You may be aware of a podcast that came out in the spring of 2020 that sought to get to the bottom of a certain musical mystery. Winds of Chain explores the possibility that a metal power ballad was a contributing factor to the fall of the Soviet Union in the early 90s.
“Wind of Change” was a global hit for The Scorpions, who were formed in Hanover in what was then West Germany. The Scorps sing in English, but they also recorded a Russian version under the title “Veter Peremen.”
Estimates are that the single sold 14 million copies. It’s the best-selling single by any German artist. And because it was such a big hit in the USSR, the band presented Mikhail Gorbachev a gold record. Even today, the song is a massive hit among several generations of fans in Eastern Europe.
Rumours swirled about this song for years. It is said that it was a product of a CIA operation designed to destabilize Soviet society with its messages of change and revolution. The theory goes that it worked so well that the Soviet Union crumbled by the end of 1991.Did the CIA commission someone to write “Wind of Change,” get the Scorpions to record it, leading to the end of the USSR from within?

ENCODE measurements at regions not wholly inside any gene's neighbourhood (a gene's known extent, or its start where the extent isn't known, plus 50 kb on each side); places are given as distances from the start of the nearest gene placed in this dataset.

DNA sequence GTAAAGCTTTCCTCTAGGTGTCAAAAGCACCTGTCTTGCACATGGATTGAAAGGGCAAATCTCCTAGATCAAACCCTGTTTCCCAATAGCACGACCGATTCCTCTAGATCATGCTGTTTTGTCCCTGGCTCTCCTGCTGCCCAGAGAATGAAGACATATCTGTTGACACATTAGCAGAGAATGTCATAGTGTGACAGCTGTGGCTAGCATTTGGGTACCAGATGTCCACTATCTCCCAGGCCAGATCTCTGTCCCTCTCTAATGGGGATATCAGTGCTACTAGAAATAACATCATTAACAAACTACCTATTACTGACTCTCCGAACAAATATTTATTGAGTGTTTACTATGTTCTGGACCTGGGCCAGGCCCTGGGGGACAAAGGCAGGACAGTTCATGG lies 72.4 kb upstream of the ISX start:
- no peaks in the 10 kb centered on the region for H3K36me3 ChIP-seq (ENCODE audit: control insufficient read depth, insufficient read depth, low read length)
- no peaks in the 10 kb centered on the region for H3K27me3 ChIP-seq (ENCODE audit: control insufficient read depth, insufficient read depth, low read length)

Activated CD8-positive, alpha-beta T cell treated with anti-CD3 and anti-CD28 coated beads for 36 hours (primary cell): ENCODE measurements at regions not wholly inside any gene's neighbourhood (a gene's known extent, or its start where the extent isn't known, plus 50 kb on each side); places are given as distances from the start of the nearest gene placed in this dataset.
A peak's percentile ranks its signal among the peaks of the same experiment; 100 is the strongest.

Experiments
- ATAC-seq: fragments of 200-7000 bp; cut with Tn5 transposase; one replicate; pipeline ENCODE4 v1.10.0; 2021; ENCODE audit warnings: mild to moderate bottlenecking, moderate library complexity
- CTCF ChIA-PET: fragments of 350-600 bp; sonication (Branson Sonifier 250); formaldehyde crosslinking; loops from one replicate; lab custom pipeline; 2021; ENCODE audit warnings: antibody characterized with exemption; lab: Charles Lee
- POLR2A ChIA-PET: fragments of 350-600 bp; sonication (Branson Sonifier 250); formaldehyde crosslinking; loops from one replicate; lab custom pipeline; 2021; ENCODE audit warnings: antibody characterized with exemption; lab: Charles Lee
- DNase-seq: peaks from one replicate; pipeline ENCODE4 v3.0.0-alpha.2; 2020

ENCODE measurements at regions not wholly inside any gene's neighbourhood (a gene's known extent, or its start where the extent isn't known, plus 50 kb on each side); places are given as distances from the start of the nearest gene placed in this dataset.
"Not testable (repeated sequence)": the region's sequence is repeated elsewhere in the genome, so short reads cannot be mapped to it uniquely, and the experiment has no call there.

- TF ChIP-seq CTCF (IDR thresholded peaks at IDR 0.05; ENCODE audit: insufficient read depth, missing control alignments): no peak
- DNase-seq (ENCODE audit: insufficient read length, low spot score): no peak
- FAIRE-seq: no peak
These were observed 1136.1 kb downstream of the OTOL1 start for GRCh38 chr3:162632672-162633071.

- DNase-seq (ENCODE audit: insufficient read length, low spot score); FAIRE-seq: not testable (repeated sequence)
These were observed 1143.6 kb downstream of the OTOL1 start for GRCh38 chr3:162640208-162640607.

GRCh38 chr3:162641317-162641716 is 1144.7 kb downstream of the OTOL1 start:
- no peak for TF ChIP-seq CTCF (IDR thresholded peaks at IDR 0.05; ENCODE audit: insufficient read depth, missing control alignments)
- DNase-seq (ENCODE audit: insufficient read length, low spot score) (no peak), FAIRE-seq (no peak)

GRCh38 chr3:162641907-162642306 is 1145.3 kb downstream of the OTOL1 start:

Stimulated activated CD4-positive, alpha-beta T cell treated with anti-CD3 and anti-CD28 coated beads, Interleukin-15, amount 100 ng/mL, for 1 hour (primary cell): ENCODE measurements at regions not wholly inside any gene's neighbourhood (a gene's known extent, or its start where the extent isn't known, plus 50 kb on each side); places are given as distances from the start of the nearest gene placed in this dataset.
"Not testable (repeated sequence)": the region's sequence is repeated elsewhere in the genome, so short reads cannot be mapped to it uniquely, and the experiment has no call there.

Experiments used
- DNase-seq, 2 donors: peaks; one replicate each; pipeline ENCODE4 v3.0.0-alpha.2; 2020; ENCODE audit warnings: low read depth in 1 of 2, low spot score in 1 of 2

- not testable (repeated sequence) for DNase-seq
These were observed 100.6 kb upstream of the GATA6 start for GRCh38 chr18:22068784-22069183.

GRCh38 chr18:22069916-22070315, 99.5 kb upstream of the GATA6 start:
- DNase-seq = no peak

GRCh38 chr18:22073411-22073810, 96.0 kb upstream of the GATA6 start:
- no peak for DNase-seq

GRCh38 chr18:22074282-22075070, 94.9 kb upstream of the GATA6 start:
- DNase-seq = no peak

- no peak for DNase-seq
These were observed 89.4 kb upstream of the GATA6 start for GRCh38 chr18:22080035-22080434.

If you want to know more, you’ll have to listen to that podcast. But I can tell you that this wasn’t the first tie rock music was used by a foreign intelligence operation to drive a wedge into a specific society. The popular music of the West–especially that of the USA–was feared by Soviet bloc authorities. But at the same time, the Soviets knew that music could be used as a weapon against the West.
Here’s another theory. Could it be that punk rock was actually a KGB plot against us? Here’s what we know–or at least what we think we know.
Songs heard on this show
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